The Collected Short Stories of Maxim Gorky
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Maxim Gorky continues to be regarded as the greatest literary representative of revolutionary Russia. Born of the people, and having experienced in his own person their sufferings and their misery, he was enabled by his extraordinary genius to voice their grievances and their aspirations for a better life as no academic could.
His international fame rests on a tremendous literary output, including the powerful play "The Lower Depths", the monumental novel of the 1905 Russian Revolution, "Mother", his vital Autobiography and, of course, his short stories. This edition of "The Collected Short Stories of Maxim Gorky" includes his benchmark masterpieces "Creatures That Once Were Men" and "Twenty-Six Men and a Girl" as well as "Chelkash and My Fellow-Traveller" among many others. The collection represents the very best of Gorky's genius.
For this edition the renowned scholar and author Frederic Ewen has written a penetrating new introduction evaluating Gorky's place in the world's literary pantheon.
and give some pleasure to the godly old lady— take these back to her. . . .’ Besides, glory be to God, we’ve earned a bit to buy bread with. Well, good-day; I’ll be going.” “Wait,” the old woman stopped him. “Did you under stand what I read yesterday?” “Me? How could I understand it? I heard it, that’s true, but even then, how did I hear it? Have we ears for God’s Word? W e can’t understand it. Good-by to you.” T H E A F F A I R OF T H E C L A S P S 65 “So-o!” drawled the old woman. “No,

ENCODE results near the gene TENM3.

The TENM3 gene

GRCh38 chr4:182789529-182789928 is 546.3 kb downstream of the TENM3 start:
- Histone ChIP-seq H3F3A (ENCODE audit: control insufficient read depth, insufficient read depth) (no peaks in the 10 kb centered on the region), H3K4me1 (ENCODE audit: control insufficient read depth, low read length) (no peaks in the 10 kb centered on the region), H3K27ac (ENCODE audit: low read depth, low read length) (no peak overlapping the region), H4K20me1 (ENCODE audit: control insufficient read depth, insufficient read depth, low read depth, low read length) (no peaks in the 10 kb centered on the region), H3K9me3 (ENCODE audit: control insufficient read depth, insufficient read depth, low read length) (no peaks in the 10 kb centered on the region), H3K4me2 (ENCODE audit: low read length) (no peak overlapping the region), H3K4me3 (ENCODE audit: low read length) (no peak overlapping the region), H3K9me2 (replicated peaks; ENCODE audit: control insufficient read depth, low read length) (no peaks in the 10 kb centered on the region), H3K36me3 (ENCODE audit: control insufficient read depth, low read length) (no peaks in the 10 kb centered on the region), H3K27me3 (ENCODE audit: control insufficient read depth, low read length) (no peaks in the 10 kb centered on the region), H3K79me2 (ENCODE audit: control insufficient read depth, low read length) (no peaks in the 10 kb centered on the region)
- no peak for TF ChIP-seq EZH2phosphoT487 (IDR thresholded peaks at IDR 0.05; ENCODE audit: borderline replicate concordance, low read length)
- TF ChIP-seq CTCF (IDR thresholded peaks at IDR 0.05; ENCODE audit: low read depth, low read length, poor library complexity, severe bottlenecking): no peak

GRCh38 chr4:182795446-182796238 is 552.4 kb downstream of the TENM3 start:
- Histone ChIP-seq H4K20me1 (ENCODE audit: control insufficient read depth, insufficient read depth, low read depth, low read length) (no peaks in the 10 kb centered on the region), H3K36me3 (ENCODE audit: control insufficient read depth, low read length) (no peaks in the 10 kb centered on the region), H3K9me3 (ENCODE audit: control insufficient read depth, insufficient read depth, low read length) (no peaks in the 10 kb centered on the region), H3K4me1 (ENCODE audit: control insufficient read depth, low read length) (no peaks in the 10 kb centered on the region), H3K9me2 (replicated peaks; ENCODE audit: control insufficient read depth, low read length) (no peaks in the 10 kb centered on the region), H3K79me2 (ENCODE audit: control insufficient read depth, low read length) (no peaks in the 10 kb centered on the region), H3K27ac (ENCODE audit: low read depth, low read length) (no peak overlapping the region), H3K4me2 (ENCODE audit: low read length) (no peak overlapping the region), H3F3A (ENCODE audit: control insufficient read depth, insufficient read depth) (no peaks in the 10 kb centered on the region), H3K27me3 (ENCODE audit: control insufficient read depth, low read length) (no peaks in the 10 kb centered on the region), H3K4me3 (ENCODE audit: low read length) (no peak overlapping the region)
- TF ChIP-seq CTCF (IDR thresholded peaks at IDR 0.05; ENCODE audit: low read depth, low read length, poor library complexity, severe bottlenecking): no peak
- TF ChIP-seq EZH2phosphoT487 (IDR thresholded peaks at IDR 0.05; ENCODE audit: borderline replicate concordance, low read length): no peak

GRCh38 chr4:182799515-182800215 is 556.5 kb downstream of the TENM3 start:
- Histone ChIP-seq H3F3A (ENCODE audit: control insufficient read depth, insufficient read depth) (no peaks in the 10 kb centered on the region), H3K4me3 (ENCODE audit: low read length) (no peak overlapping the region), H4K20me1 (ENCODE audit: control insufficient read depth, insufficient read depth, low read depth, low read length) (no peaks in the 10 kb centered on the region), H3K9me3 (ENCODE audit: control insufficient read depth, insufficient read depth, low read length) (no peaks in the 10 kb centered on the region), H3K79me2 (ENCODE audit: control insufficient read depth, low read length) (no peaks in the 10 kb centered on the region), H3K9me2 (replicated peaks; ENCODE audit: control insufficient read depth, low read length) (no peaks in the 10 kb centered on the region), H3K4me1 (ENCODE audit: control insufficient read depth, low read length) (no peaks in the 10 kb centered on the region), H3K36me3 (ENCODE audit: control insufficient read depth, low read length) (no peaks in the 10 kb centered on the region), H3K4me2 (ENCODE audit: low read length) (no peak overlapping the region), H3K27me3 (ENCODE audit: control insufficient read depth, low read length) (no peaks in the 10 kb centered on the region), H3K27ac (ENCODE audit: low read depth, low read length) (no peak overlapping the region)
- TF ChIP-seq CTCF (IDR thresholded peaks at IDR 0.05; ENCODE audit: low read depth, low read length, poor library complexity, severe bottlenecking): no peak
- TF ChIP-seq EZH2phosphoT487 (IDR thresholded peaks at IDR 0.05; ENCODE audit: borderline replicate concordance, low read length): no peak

Mishka shook his head and scratched his left shoulder. “ ‘And thinkest thou this, O man, that judgest them which do such things, and doest the same, that thou shalt escape the judgment of God?’ ” “Ma’am,” Mishka began with tears in his voice, “let me go, for God’s sake. . . . I ’ll come some other time to listen. But now I’m awfully hungry. My stomach is rum bling something terrible. W e’ve had nothing to eat since last night.” The old woman shut the book with a bang. “Get along with you! Go!”
would answer by shaking his head. “W ait another day . . . perhaps you’ll get over it,” Kuvalda would propose. The teacher would sigh, and shake his head hopelessly once more. The Captain, seeing that his friend’s thin body trembled with the thirst for the poison, would take some money from his pocket. “In the majority of cases it is impossible to fight against fate,” he would say, as if trying to justify himself before someone. The teacher, however, did not spend all his money on drink. At least
barefoot and bareheaded, clad in old, threadbare, vel veteen breeches, in a dirty print shirt, with a torn collar that displayed his dry, angular bones tightly covered with brown skin. From the ruffled state of his black, slightly grizzled hair and the dazed look on his keen, predatory face, it was evident that he had only just waked up. There was a straw sticking in one brown mustache, another straw clung to the scrubby bristles of his shaved left cheek, and behind his ear he had stuck a
down to stealing in the houses and on the streets?” “What for? Why, there’s goods enough here to last our time—for you and me. By God, there’s enough, Semyonich! So you’ve been filching two cases of goods, eh? Mind, Semyonich, you’d better look out! You’ll get caught one day!” The enraged Semyonich trembled and struggled, splut tering and trying to say something. Chelkash let go of his hand, and with complete composure strode back to the dock gates. The customs-house guard followed him, swear